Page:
FAULTING OF PORTLAND CEMENT CONCRETE PAVEMENTS

This is the fifth and final report on this project. It has been found that faulting begins almost immediately after a pavement is open to traffic. To prevent or reduce the problem, it is necessary to eliminate as many of the factors as possible which lead to faulting. Of utmost importance is elimination of the major sources of transportable fines, i.e., erodible base, and untreated shoulder material. Lean concrete base (LCB) shows great potential for providing a non-erodible base. Some of the experimental shoulder treatments described herein may be effective, but need to be tried in conjunction with the improved base. Rapid removal of free water from under the slab is highly desirable and two types of drainage systems are described. Further research is still considered necessary. In an effort to accelerate findings, plans are under way to construct near full scale laboratory model studies. It is hoped that a faulted condition can be generated in as little as a month or two of repetitive loading. Should this be successful, it will then be possible to evaluate various design features in a similar time span.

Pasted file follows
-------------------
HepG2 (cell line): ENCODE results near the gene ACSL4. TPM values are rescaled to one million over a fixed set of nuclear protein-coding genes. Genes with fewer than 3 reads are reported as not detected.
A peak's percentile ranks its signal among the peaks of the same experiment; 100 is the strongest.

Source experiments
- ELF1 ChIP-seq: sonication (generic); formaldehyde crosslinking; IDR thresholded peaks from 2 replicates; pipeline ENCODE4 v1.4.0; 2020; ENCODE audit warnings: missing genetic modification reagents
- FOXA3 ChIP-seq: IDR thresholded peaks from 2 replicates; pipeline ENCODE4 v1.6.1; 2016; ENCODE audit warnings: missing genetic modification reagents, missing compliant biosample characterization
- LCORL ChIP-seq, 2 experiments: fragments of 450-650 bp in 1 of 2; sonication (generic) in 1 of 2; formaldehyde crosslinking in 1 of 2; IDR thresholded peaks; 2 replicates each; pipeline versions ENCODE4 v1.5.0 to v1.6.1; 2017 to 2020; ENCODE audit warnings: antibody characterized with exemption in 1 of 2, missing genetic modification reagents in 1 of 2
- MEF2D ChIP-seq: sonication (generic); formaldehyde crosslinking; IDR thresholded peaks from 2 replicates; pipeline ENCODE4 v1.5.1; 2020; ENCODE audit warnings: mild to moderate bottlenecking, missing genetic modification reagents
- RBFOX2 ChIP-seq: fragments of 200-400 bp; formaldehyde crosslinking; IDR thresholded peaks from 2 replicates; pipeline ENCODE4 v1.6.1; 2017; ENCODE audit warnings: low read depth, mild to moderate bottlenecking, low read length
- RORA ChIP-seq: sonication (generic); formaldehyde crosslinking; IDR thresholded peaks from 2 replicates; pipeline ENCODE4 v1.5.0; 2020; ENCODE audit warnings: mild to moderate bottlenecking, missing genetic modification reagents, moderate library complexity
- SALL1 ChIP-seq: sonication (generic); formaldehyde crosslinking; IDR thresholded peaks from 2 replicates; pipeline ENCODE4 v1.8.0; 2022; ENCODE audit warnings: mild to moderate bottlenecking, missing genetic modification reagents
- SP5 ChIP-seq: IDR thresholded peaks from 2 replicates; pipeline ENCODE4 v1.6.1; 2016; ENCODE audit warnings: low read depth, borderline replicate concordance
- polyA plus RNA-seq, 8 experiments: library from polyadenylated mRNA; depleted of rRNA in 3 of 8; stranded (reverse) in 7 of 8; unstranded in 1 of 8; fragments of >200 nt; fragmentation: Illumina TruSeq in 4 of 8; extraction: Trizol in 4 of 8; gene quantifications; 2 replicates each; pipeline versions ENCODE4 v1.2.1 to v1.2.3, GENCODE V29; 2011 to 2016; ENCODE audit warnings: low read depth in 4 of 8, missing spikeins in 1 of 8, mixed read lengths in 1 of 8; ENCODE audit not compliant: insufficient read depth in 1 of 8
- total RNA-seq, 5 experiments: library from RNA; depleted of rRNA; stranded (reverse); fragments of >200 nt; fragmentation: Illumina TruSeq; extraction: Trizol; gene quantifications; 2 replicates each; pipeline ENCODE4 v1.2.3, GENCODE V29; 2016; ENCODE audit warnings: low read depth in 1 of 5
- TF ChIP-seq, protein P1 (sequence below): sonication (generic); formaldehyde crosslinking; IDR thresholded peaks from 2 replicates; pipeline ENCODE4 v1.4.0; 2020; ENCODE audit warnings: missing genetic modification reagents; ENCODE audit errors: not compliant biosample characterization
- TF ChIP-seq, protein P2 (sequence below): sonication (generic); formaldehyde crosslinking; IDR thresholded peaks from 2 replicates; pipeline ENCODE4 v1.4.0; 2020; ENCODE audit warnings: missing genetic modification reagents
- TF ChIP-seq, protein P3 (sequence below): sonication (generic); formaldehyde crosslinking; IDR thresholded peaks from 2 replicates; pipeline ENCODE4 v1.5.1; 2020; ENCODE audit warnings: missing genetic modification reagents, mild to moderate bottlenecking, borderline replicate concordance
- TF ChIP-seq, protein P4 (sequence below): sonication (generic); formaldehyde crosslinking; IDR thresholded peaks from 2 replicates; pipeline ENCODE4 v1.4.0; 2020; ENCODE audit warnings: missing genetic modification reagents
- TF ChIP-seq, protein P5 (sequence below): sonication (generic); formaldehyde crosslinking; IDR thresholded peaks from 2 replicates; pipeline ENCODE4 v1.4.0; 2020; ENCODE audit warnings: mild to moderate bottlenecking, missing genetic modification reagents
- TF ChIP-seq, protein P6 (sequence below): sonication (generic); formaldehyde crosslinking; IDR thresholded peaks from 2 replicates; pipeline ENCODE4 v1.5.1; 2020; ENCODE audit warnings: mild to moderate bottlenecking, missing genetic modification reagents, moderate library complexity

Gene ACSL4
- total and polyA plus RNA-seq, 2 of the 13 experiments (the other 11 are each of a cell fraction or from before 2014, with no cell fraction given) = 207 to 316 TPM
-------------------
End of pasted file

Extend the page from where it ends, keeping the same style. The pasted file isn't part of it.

• Supplemental Notes:
    • This report was prepared in cooperation with the U.S. Department of Transportation, Federal Highway Administration.
  • Corporate Authors:

    California Department of Transportation

    Transportation Laboratory
    5900 Folsom Boulevard
    Sacramento, CA  USA  95819
  • Authors:
    • Neal, B F
    • Woodstrom, J H
  • Publication Date: 1977-7

Media Info

  • Pagination: 73 p.

Subject/Index Terms

Filing Info

  • Accession Number: 00178766
  • Record Type: Publication
  • Source Agency: Federal Highway Administration
  • Report/Paper Numbers: FHWA-CA-TL5167-77-20Final Rpt., FCP 45J1-034
  • Contract Numbers: D-3-32
  • Files: TRIS, USDOT, STATEDOT
  • Created Date: Sep 14 1978 12:00AM